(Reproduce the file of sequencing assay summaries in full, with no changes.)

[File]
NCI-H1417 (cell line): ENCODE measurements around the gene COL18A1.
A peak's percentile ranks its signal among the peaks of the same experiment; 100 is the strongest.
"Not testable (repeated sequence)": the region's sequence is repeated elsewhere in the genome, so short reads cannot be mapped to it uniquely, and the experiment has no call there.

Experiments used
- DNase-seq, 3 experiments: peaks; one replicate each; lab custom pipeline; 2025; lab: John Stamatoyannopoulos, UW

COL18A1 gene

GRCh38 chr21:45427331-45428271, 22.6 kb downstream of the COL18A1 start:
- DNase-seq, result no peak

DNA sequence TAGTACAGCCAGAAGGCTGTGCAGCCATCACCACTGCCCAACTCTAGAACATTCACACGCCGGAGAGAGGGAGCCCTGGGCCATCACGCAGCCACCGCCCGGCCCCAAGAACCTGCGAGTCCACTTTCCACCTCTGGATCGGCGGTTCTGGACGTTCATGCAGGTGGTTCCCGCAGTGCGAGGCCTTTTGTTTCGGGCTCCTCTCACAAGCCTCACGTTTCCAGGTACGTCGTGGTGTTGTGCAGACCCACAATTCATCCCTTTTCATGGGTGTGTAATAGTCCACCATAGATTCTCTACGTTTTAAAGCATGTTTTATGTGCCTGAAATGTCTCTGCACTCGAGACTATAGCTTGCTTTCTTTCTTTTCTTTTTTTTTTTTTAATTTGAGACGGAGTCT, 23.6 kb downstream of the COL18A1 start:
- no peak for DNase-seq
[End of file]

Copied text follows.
NCI-H1417 (cell line): ENCODE measurements around the gene COL18A1.
A peak's percentile ranks its signal among the peaks of the same experiment; 100 is the strongest.
"Not testable (repeated sequence)": the region's sequence is repeated elsewhere in the genome, so short reads cannot be mapped to it uniquely, and the experiment has no call there.

Experiments used
- DNase-seq, 3 experiments: peaks; one replicate each; lab custom pipeline; 2025; lab: John Stamatoyannopoulos, UW

COL18A1 gene

GRCh38 chr21:45427331-45428271, 22.6 kb downstream of the COL18A1 start:
- DNase-seq, result no peak

DNA sequence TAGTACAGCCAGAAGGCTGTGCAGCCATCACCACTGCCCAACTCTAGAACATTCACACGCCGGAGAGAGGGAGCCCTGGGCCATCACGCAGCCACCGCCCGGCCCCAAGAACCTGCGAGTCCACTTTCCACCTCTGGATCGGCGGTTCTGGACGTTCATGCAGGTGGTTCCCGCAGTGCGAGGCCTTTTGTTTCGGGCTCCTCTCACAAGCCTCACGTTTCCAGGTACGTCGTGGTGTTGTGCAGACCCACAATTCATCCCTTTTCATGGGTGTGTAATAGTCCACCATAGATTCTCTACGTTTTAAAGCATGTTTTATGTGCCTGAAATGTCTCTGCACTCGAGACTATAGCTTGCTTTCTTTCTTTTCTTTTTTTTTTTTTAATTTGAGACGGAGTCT, 23.6 kb downstream of the COL18A1 start:
- no peak for DNase-seq